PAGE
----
So, what does it mean to check the analysis using these materials? It means - running the very end stage materials, essentially to see that the code runs without producing errors, and that the numbers in the tables do match up with what’s reported in the paper. It might also mean going through the code to see that the end stage analysis there does what is described (e.g., a regression controlling for XYZ).
But what you can’t check with these materials are, in a way, “deeper,” potentially more problematic things such as:
- What decisions were made in the process of data-cleaning and variable construction? For example: were there outliers excluded from the originally collected data (and if so, why)? When the variables were constructed from raw data, which choices were made and why? Were datasets merged properly?
- Were there choices about what to report, and how to report it? If a subset of the data is shared, checking whether there was selective reporting of outcomes isn’t possible. It’s not even possible to know what was collected, unless the researcher mentions it in the paper. Were only certain age groups or other subgroups reported? Only a few outcomes of many surveyed? If you controlled for other variables, would that change the reported results? Hard to tell if the full range of variables that you could control for aren’t included in the data that is shared.
By “start to finish reproducibility,” I mean: sharing data and code such that someone could track what you did from data collection to the point that you published results. Currently, it seems to me to be much more often the case that shared materials allow for “partial reproducibility.”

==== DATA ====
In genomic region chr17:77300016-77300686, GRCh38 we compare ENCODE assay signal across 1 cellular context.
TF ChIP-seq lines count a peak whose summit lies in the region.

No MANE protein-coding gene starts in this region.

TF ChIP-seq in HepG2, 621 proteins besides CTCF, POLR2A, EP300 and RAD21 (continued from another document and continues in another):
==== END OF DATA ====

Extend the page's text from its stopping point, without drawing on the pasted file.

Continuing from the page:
So the question is: should researchers aim to share materials that would allow for start-to-finish reproducibility? Is that the ideal and what we should be aiming for?
Some further reflections:
- Start-to-finish reproducibility can be very difficult if you don’t set out to do it from the beginning. For one thing, keeping track of the code (cleaning, transforming variables, and so on) from start to finish is a difficult thing, particularly when one has multiple research assistants helping out throughout the life of the data (collection, cleaning, analysis).
- There is also a question of how to achieve this full reproducibility when in some cases, PII (personally identifiable information) would come in, when running the full process start to finish. Obviously, PII would never be shared publicly.
- Aiming to get data and code into comprehensible and well-organized shape early on makes it much easier. My sense is that what we need are good guidelines (and implementation of those guidelines) for structuring files, writing code, and managing data (e.g., labeling variables) throughout the study. With some effort from the outset, “start to finish reproducibility” is likely to be much more feasible. Some groups in social science such as the Berkeley Initiative for Transparency in the Social Sciences are making progress on creating such a guide.
- It would be great to see more public discussion of how valuable it is to aim for and achieve start-to-finish reproducibility. My impression is that in some discussions, reproducible research is often just referred to as a goal without much talk of what this means (e.g. partial vs start-to-finish reproducibility). Connecting conversations of reproducible research to what this means -- and importantly, best practices for doing it -- seems pretty essential, to move forward.